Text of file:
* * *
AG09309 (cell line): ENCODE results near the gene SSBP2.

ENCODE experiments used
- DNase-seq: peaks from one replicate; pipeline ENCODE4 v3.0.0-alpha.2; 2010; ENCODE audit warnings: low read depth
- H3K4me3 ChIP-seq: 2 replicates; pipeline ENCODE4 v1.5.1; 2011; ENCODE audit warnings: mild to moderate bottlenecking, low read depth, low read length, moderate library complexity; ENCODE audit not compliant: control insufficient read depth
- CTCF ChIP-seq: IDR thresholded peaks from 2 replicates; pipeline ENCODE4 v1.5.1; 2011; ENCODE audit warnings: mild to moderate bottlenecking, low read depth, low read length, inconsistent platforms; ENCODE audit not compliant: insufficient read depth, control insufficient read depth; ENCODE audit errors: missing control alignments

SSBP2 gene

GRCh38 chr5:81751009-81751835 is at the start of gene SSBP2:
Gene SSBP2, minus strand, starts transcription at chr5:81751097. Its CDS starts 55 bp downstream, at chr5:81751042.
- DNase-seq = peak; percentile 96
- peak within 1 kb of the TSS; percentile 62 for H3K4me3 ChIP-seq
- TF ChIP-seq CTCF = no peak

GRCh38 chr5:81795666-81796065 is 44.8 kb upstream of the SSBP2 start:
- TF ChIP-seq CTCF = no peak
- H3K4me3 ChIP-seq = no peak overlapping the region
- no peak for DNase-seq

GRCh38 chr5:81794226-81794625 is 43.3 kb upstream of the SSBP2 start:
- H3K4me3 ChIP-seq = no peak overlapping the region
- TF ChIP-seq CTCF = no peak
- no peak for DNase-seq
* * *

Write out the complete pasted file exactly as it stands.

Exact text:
AG09309 (cell line): ENCODE results near the gene SSBP2.

ENCODE experiments used
- DNase-seq: peaks from one replicate; pipeline ENCODE4 v3.0.0-alpha.2; 2010; ENCODE audit warnings: low read depth
- H3K4me3 ChIP-seq: 2 replicates; pipeline ENCODE4 v1.5.1; 2011; ENCODE audit warnings: mild to moderate bottlenecking, low read depth, low read length, moderate library complexity; ENCODE audit not compliant: control insufficient read depth
- CTCF ChIP-seq: IDR thresholded peaks from 2 replicates; pipeline ENCODE4 v1.5.1; 2011; ENCODE audit warnings: mild to moderate bottlenecking, low read depth, low read length, inconsistent platforms; ENCODE audit not compliant: insufficient read depth, control insufficient read depth; ENCODE audit errors: missing control alignments

SSBP2 gene

GRCh38 chr5:81751009-81751835 is at the start of gene SSBP2:
Gene SSBP2, minus strand, starts transcription at chr5:81751097. Its CDS starts 55 bp downstream, at chr5:81751042.
- DNase-seq = peak; percentile 96
- peak within 1 kb of the TSS; percentile 62 for H3K4me3 ChIP-seq
- TF ChIP-seq CTCF = no peak

GRCh38 chr5:81795666-81796065 is 44.8 kb upstream of the SSBP2 start:
- TF ChIP-seq CTCF = no peak
- H3K4me3 ChIP-seq = no peak overlapping the region
- no peak for DNase-seq

GRCh38 chr5:81794226-81794625 is 43.3 kb upstream of the SSBP2 start:
- H3K4me3 ChIP-seq = no peak overlapping the region
- TF ChIP-seq CTCF = no peak
- no peak for DNase-seq